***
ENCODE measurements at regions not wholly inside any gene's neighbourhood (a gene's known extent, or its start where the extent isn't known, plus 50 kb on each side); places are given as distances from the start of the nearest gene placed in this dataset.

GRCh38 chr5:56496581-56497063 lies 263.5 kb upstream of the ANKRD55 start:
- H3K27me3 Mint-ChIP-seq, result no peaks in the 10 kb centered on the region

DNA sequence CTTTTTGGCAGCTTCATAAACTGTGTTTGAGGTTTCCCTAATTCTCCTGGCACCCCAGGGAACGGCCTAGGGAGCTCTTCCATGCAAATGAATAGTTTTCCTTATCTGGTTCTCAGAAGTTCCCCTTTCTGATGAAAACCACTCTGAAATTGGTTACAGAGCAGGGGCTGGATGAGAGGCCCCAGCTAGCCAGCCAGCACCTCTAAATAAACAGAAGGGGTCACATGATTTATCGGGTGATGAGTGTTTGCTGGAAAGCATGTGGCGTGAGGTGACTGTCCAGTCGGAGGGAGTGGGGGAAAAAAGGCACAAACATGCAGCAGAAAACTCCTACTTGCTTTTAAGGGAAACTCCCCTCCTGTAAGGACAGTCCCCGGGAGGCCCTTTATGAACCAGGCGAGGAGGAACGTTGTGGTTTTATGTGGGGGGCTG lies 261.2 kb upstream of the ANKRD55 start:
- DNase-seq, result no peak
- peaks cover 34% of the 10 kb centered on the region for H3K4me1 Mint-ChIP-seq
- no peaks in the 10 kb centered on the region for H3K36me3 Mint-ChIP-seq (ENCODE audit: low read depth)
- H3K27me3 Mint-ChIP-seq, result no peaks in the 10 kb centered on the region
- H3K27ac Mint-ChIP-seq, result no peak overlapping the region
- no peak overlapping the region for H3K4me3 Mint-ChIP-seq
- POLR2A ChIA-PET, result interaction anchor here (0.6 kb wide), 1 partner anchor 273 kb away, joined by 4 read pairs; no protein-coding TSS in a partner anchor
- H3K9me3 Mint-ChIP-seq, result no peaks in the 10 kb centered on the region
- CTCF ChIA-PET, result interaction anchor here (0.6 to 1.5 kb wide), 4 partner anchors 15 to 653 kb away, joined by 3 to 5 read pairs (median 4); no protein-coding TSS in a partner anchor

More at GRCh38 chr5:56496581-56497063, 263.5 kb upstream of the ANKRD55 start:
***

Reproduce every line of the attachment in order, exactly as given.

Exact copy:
ENCODE measurements at regions not wholly inside any gene's neighbourhood (a gene's known extent, or its start where the extent isn't known, plus 50 kb on each side); places are given as distances from the start of the nearest gene placed in this dataset.

GRCh38 chr5:56496581-56497063 lies 263.5 kb upstream of the ANKRD55 start:
- H3K27me3 Mint-ChIP-seq, result no peaks in the 10 kb centered on the region

DNA sequence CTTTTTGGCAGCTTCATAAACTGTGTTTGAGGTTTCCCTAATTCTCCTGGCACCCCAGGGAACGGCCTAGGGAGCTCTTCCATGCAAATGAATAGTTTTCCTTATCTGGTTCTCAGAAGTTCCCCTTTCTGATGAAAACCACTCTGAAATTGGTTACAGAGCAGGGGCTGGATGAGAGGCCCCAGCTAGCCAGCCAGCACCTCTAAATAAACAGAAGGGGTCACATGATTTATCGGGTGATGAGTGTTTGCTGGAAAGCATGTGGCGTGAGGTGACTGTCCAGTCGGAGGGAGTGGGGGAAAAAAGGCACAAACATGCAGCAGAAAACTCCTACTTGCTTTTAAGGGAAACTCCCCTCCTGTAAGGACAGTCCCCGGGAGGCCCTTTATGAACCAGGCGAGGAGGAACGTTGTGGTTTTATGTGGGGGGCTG lies 261.2 kb upstream of the ANKRD55 start:
- DNase-seq, result no peak
- peaks cover 34% of the 10 kb centered on the region for H3K4me1 Mint-ChIP-seq
- no peaks in the 10 kb centered on the region for H3K36me3 Mint-ChIP-seq (ENCODE audit: low read depth)
- H3K27me3 Mint-ChIP-seq, result no peaks in the 10 kb centered on the region
- H3K27ac Mint-ChIP-seq, result no peak overlapping the region
- no peak overlapping the region for H3K4me3 Mint-ChIP-seq
- POLR2A ChIA-PET, result interaction anchor here (0.6 kb wide), 1 partner anchor 273 kb away, joined by 4 read pairs; no protein-coding TSS in a partner anchor
- H3K9me3 Mint-ChIP-seq, result no peaks in the 10 kb centered on the region
- CTCF ChIA-PET, result interaction anchor here (0.6 to 1.5 kb wide), 4 partner anchors 15 to 653 kb away, joined by 3 to 5 read pairs (median 4); no protein-coding TSS in a partner anchor

More at GRCh38 chr5:56496581-56497063, 263.5 kb upstream of the ANKRD55 start: